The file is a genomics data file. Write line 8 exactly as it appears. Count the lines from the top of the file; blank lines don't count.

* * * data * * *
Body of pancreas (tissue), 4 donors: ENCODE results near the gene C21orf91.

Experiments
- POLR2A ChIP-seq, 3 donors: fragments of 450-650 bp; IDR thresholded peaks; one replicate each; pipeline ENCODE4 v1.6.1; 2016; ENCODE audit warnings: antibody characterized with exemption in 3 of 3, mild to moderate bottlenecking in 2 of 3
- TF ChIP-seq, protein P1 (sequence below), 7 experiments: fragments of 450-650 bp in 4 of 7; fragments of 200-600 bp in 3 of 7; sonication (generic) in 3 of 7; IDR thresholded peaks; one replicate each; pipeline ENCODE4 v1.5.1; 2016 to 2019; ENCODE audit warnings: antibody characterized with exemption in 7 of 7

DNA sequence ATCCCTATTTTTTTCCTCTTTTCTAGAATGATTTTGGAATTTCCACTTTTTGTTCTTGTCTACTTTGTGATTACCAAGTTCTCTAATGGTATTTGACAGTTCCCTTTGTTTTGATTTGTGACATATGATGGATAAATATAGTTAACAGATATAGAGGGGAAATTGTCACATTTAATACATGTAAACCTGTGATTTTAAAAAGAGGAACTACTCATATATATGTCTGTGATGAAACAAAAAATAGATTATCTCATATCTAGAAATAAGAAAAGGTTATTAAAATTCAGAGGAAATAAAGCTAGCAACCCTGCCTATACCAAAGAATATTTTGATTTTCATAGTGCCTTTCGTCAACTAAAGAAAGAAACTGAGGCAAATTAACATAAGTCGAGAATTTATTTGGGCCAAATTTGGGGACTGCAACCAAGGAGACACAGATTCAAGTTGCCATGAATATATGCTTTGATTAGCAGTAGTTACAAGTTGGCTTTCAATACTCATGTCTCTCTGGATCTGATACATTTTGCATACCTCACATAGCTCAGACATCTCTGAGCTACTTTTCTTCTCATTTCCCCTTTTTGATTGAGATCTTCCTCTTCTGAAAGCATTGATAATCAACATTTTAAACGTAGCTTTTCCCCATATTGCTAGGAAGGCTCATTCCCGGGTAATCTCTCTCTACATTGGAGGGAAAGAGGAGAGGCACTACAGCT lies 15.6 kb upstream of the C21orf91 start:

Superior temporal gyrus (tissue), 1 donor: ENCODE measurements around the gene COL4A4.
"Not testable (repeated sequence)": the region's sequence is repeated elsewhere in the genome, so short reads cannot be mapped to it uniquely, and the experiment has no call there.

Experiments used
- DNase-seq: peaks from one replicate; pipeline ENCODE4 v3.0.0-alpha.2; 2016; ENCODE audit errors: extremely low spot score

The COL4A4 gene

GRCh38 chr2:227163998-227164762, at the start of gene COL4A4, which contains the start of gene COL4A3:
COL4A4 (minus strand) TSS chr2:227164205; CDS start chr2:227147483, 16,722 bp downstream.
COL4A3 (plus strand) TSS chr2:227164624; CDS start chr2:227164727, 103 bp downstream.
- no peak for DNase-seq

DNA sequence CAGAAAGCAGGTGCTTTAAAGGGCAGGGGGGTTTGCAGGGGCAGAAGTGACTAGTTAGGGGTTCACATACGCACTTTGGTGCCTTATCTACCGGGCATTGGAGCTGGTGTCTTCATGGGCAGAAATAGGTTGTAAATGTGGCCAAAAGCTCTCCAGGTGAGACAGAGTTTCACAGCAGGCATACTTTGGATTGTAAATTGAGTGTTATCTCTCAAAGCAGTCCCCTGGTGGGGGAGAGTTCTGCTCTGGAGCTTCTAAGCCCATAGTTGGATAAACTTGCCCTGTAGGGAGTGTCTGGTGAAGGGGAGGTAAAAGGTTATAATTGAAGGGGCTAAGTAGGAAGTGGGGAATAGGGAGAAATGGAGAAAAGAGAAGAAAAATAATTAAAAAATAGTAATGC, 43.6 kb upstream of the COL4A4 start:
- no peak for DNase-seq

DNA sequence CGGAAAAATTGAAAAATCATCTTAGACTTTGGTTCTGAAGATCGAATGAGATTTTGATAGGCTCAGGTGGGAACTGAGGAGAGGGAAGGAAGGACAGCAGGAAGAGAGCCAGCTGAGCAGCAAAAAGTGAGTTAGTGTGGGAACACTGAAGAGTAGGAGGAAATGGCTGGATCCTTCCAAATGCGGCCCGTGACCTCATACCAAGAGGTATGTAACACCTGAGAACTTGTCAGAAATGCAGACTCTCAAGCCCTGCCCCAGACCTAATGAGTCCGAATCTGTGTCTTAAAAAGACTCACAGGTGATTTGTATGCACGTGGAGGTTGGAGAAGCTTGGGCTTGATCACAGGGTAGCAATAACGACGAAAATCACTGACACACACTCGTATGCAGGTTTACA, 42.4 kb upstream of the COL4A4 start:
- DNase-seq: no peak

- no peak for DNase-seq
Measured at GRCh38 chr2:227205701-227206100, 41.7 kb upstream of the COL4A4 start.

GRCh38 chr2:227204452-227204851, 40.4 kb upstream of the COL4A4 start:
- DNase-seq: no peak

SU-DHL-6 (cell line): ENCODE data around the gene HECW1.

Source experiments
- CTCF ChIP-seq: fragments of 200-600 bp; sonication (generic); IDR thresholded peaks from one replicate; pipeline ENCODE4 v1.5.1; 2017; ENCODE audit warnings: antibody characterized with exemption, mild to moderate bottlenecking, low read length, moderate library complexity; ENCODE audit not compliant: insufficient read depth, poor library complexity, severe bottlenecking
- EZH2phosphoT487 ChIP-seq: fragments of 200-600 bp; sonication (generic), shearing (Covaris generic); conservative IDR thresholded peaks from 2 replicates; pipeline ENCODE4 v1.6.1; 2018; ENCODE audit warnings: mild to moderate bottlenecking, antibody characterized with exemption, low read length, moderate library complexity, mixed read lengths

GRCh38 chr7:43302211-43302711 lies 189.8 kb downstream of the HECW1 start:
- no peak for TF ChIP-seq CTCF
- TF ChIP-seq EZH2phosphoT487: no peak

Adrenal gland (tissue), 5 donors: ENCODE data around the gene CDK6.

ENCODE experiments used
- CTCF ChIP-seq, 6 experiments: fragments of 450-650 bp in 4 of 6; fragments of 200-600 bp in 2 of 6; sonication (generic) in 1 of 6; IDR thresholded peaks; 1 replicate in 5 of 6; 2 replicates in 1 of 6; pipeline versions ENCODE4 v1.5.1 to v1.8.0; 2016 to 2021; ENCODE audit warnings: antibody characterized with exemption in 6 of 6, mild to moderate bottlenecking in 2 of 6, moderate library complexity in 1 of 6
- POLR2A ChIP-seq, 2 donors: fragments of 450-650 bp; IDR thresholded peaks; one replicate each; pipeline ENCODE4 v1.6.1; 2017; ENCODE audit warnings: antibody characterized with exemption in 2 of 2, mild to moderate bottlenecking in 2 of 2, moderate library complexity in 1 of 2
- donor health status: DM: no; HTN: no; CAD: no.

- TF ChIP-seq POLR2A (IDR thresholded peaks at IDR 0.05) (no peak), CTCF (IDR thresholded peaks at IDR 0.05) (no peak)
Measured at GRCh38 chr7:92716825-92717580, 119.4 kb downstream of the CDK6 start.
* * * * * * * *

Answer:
Experiments used